Car CD Players' Days Numbered, Really

Continental AG's Frank Homann got about 150 phone calls last year after Ward's quoted him as saying car CD players soon will head into obsolescence like tape decks before them. It sparked a big discussion, Homann, Continental vice president-North American interior electronics group, says at the Ward's Auto Interior Show last month in Detroit. A lot of interiors engineers called to agree with him.

Continental AG's Frank Homann got about 150 phone calls last year after Ward's quoted him as saying car CD players soon will head into obsolescence like tape decks before them.

“It sparked a big discussion,” Homann, Continental vice president-North American interior electronics group, says at the Ward's Auto Interior Show last month in Detroit.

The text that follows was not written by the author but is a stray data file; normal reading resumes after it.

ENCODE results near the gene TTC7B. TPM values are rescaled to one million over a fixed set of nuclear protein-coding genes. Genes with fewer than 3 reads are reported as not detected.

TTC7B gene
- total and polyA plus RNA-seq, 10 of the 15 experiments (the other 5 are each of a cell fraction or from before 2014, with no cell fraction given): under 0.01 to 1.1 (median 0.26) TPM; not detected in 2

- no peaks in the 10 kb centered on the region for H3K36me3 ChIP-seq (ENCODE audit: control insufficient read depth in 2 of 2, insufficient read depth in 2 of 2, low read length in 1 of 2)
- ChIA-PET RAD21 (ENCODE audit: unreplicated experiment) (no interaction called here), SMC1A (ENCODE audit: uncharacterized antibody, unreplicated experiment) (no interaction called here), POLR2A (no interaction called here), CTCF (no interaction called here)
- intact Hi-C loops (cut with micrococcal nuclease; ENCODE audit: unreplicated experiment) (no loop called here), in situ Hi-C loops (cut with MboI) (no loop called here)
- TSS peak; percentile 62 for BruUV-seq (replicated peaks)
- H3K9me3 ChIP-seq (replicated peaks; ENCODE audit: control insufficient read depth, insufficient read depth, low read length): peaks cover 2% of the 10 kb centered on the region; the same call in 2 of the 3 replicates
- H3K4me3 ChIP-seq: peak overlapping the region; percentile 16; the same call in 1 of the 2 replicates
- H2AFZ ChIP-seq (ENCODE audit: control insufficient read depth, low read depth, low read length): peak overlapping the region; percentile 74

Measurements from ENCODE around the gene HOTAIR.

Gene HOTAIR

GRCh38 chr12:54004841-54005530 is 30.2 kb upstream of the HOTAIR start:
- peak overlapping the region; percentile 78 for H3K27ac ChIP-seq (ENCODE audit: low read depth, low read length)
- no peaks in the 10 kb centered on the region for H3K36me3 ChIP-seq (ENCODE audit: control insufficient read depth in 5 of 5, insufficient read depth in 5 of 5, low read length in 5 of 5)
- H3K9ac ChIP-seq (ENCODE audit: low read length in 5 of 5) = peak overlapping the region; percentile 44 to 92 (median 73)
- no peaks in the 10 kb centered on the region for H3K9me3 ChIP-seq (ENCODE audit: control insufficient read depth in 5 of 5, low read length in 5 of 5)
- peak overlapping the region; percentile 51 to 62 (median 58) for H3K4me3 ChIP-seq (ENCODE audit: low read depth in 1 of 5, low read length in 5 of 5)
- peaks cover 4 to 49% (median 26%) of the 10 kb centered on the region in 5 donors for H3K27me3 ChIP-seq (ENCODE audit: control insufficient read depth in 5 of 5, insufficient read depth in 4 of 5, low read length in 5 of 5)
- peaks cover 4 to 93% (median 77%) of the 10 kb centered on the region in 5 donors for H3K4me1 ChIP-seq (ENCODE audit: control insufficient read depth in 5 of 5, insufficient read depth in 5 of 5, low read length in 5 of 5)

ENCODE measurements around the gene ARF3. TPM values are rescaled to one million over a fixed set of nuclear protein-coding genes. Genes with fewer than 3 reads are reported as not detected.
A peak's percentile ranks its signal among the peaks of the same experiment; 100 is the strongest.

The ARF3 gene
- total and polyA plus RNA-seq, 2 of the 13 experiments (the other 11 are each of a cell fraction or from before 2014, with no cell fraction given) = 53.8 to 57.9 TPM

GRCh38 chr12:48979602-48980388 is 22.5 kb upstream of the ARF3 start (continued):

A lot of interiors engineers called to agree with him. Many say they won't miss disc players in cars because their internal workings take up disproportionate space in a premium front-and-center location where equipment competes for room.

Based on those conversations and additional trend tracking, Homann says he is surer than ever that the CD days are numbered.

“They are going away,” he says. “The question is when. It won't be in 2010, but by 2016 most CD players will be out of cars.”

CD sales have been off by double-digits in recent years as consumers switch to MP3 players with music download capability. More and more vehicles are being equipped with MP3 player adapters.

“Forty-eight percent of U.S. teens didn't buy a CD in 2007, yet they did billions of music downloads,” Homann says. “By 2011, about 28 million cars will be equipped for MP3 players.”

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